At the beginning of the 20th century, Britain's empire remained the largest in the world and included the colonies of India, Australia, South Africa, New Zealand, Canada and the Caribbean territories.[1] However, the 20th century was the last century of this empire. Two wars in Europe brought an end to European colonialism.

The rise of the German Empire ensured a change in Britain's foreign policy at the beginning of the century. In 1904, the U.K. and France formed the Entente, which later expanded into the Triple Entente that included Russia.

Germany's expansion of its fleets also ensured a naval race with the Royal Navy. Maintaining naval superiority was one of the cornerstones of the empire's defense policy, so Britain established new ship-building programs at the beginning of the 20th century. In 1906, the U.K. introduced a Dreadnought class of battleship that made earlier warships obsolete.

Colonial disputes also emerged in North Africa. These were largely over the colony of Morocco. The first of these emerged in 1906, when the kaiser visited Tangier and made a speech in favor of Moroccan independence. Britain gave its backing to the French, and convinced them to attended the Algeciras Conference. The second crisis emerged in 1911 as the Germans sent a Panther gunboat to the port of Agadir after an uprising in the colony. During the period of gunboat diplomacy, the French established a formal Morocco protectorate and made further naval agreements with the Royal Navy.

Although the countries avoided war, it was clear that both the U.K. and France were much firmer allies than Germany might have expected. In the event of a war in Europe involving France and Germany, the British Empire was firmly committed to France.

In 1914, the assassination of Archduke Ferdinand marked the beginning of the First World War. As Germany invaded France, Britain was committed to joining France in the war. Consequently, when the German army invaded Belgium Britain provided an ultimatum requesting that its troops withdraw. Germany did not remove its soldiers and instead advanced into France, so the British Empire joined its Entente allies.

As the war began, Germany advanced further into France. To bolster France's lines, the U.K. sent the BEF. The Entente halted the 1st Army's advance at the Marne, and further German advances failed. Britain's involvement in this war was largely in the West; although the British and French also attempted to defeat the Ottoman Empire during the Dardanelles Campaign. The Royal Navy blockaded Germany, and this continued despite the Battle of Jutland in 1916. The German U-boat campaign of 1917 failed to defeat Britain, and gained the Entente U.S. support.

Battle of JutlandCredit: Image licensed under public domain on Wiki Commons.

The U.K. and its Entente allies won the war's final battles. Most notable of these was the Battle of Amiens where the British Fourth Army's tank regiments broke Germany's lines. Rawlinson combined tanks, infantry and planes to devastating effect as the Germans surrendered in number. The Germans accepted an armistice in November.

At the Paris Peace Conference, in 1919, George met with Wilson and Clemenceau to draft the Versailles Treaty. That treaty ensured more territory for the British Empire such as Palestine, which became a U.K. mandate. Former German colonies were also obtained such as a large part of East Africa. In addition, Iraq was also another of Britain's League of Nation mandates.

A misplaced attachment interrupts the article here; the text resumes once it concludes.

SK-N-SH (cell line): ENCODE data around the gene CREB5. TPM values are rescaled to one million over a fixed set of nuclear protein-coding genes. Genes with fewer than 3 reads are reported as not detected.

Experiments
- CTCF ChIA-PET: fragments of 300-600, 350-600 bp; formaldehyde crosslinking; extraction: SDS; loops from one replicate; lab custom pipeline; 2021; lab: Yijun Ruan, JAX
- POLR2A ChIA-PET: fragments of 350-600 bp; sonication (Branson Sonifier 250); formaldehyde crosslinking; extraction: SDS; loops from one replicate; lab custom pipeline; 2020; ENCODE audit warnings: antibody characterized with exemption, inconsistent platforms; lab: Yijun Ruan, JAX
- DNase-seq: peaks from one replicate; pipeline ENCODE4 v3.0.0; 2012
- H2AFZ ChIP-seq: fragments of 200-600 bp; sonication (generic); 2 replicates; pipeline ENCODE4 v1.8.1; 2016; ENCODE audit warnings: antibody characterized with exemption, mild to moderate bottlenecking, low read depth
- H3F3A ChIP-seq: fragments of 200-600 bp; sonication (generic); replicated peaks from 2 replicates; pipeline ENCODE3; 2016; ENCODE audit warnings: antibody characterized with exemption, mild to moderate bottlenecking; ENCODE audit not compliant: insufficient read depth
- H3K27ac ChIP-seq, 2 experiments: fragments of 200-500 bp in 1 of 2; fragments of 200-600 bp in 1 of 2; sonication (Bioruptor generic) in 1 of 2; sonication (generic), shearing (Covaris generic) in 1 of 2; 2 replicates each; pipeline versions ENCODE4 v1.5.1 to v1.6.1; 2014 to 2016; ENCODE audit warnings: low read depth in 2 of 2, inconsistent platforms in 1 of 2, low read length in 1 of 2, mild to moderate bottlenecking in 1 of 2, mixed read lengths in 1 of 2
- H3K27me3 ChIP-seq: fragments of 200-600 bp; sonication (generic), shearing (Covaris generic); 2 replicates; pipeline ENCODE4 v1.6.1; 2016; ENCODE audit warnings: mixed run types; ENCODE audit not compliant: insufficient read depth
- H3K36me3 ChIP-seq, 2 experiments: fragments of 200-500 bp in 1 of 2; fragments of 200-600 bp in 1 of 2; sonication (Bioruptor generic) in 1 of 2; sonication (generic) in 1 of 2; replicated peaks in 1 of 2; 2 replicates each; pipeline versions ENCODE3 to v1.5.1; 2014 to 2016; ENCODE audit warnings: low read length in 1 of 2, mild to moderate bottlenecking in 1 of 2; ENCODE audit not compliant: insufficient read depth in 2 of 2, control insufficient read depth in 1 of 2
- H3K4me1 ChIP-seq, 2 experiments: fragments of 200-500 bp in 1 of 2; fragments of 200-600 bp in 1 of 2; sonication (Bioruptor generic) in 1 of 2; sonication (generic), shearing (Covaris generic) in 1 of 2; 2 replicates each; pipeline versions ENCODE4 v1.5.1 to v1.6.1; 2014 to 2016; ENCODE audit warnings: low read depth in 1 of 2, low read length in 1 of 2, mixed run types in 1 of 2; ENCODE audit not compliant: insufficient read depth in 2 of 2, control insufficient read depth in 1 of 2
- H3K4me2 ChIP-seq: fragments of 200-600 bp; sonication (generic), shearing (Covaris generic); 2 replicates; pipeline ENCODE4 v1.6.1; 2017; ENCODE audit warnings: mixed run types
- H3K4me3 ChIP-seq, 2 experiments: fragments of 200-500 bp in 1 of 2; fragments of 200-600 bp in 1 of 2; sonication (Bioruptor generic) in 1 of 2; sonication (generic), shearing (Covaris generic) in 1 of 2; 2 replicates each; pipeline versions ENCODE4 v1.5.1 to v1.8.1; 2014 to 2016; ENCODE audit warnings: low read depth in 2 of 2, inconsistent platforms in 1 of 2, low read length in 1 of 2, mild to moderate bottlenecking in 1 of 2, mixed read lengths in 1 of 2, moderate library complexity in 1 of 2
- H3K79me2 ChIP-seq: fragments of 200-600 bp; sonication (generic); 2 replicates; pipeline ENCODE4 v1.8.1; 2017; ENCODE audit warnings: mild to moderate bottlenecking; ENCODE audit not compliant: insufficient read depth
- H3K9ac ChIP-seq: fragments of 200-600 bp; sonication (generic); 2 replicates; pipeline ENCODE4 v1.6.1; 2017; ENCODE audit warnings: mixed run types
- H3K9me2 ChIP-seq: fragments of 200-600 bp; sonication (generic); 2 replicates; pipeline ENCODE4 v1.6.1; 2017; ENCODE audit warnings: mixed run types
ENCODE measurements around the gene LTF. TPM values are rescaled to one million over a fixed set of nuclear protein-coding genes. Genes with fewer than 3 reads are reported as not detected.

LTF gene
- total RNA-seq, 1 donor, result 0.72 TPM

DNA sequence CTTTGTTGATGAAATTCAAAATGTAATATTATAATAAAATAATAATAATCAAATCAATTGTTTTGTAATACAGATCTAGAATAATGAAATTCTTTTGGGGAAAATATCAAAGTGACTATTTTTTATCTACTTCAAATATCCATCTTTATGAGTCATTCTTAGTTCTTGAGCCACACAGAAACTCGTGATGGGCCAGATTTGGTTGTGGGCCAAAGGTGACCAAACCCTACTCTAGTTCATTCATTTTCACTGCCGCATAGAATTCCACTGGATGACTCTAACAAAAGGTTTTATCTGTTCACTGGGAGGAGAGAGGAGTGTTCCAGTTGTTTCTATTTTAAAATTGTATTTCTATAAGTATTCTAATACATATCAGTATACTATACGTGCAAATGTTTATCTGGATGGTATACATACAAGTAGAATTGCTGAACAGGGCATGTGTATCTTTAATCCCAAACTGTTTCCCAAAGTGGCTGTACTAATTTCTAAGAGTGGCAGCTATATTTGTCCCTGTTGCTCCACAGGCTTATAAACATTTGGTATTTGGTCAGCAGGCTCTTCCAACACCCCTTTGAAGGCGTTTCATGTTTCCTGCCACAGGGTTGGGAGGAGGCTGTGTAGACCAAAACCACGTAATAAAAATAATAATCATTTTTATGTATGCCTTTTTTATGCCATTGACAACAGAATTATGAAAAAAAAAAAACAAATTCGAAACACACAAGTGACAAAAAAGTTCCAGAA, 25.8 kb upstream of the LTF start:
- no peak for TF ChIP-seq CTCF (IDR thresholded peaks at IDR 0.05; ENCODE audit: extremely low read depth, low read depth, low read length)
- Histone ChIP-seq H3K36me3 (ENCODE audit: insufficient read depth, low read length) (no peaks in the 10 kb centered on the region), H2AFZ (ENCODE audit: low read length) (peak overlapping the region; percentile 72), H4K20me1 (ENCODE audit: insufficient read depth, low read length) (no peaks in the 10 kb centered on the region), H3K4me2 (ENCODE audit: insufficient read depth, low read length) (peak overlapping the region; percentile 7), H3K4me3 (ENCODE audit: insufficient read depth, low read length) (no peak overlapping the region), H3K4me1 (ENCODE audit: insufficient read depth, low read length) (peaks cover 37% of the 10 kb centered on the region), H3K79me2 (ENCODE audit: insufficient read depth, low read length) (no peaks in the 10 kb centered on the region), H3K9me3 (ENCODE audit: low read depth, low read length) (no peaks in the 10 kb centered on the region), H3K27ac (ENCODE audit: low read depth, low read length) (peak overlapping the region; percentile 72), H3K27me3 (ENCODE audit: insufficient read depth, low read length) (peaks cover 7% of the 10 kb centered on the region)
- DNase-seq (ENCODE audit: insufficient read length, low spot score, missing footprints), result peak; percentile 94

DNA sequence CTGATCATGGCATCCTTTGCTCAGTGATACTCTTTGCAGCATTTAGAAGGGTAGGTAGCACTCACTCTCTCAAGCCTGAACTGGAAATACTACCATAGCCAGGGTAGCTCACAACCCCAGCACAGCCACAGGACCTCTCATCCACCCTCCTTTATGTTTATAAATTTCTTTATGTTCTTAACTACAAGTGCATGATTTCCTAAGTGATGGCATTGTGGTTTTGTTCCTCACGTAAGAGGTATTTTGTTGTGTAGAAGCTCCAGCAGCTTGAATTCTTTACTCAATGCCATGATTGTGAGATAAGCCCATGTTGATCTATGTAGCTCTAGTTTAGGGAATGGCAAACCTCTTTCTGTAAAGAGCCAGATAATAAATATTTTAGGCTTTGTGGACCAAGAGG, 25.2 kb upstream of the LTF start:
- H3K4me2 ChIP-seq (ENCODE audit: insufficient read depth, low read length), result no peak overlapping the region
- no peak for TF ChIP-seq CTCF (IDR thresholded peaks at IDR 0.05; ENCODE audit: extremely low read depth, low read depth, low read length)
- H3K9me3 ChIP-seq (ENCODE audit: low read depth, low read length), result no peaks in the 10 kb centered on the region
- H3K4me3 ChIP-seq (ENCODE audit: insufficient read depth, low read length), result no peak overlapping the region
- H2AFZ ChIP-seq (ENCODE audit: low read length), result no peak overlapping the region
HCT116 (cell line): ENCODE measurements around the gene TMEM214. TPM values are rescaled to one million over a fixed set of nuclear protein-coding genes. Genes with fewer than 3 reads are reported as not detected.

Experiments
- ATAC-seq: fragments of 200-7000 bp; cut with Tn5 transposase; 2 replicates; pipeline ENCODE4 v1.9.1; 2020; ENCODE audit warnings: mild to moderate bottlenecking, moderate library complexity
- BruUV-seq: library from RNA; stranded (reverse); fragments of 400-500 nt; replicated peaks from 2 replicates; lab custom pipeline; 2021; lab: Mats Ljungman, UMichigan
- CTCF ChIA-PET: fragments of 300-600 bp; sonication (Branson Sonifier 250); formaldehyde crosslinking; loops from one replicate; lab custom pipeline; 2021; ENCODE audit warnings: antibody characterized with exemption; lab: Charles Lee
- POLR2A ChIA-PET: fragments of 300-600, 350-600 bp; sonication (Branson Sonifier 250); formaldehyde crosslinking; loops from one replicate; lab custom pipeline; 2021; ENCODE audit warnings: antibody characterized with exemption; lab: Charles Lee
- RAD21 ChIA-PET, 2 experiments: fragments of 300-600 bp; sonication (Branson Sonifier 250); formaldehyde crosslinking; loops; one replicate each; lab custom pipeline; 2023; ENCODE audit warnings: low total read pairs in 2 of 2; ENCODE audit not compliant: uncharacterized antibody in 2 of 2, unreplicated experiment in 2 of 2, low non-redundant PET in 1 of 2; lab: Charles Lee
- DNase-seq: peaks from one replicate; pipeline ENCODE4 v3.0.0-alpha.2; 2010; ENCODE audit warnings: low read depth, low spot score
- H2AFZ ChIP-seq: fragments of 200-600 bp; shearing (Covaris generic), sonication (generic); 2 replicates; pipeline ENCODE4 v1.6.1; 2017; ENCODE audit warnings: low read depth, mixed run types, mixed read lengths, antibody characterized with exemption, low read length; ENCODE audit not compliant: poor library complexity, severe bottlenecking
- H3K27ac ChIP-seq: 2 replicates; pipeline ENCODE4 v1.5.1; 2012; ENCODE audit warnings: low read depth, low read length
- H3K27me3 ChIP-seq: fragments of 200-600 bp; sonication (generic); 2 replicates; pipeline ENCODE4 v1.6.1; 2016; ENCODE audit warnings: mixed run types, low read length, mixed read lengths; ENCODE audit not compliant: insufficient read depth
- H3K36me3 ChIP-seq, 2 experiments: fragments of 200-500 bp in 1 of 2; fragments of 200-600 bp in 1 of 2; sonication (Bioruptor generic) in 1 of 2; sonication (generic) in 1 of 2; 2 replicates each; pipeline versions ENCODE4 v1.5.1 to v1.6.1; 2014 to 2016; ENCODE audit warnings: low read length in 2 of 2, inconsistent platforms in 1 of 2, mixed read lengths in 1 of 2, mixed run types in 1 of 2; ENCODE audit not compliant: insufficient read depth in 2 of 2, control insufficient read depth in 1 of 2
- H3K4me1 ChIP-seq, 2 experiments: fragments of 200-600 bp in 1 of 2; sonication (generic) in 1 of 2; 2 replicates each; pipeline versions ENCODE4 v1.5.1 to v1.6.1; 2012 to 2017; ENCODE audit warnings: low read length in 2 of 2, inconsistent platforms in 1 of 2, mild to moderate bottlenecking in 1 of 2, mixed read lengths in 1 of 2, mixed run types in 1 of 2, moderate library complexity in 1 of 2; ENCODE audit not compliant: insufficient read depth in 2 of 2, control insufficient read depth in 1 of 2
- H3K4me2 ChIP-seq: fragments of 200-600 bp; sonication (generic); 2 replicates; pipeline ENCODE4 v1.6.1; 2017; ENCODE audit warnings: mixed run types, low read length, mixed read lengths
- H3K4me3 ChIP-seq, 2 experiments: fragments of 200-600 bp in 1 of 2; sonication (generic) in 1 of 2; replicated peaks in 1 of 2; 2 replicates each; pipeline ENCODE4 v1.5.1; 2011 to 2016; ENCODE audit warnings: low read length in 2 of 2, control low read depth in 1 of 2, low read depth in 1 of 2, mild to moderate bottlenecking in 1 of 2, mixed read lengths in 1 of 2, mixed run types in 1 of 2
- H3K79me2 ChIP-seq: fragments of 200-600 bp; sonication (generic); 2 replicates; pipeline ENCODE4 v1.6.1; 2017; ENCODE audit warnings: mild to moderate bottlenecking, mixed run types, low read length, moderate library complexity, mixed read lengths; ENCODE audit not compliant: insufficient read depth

During the interwar period, Britain began to grant greater autonomy to the empire. The 1926 Imperial Conference marked the beginning of this change of policy, as did the Statute of Westminster in 1931. From then on the empire became the Commonwealth.

In the 1930s, Germany began to overturn the Treaty of Versailles. The German army gradually expanded beyond the provisions laid down within the treaty, and further to this Germany also re-militarized the Rhineland. The appeasement policy continued during the decade as the Third Reich united with Austria in 1938 and concluded at the Munich Conference. However, after the German occupation of Czechoslovakia and Poland in 1939, Britain declared war on the Third Reich.

The Commonwealth armies included troops from Canada, Australia, South Africa and India. While the defeat of France lost Britain its primary ally, the war continued after the RAF victory at the Battle of Britain. The main front for the U.K. was in North Africa and the Mediterranean, and by 1943 the Allies had won that campaign after victory at El Alamein.[2] Hereafter, they invaded Italy; and in 1944 British and U.S. soldiers retook France. Germany and Japan surrendered in 1945.

Operation TorchCredit: Image licensed under public domain on Wiki Commons.

However, the U.K's wartime victory could not prevent a gradual decline of the empire. Britain was bankrupt. In addition, a pro-decolonization Labour Party got elected. India left the empire in 1947. Elsewhere, Burma and Singapore would also follow.

During the Suez Crisis of 1957, Britain reoccupied the Suez Canal. But the United States did not support the invasion, and the U.N. requested withdrawal. Consequently, the U.K. withdrew from Suez. They also withdrew from Aden and Bahrain in the 1970s.

In the 1960s, Britain also began to abandon its remaining colonies in Africa. British Somaliland, Uganda, Kenya, Nigeria and Zanzibar also left the empire during the decade. By the end of the 1960s, only parts of Rhodesia and South West Africa remained.

The British Empire had all but dissolved by the 1970s. Today, only a few territories of the former empire remain, including the Falkland Islands after Britain's victory during the Falklands War. Now these are U.K. overseas territories.

The Decline and Fall of the British Empire, 1781-1997
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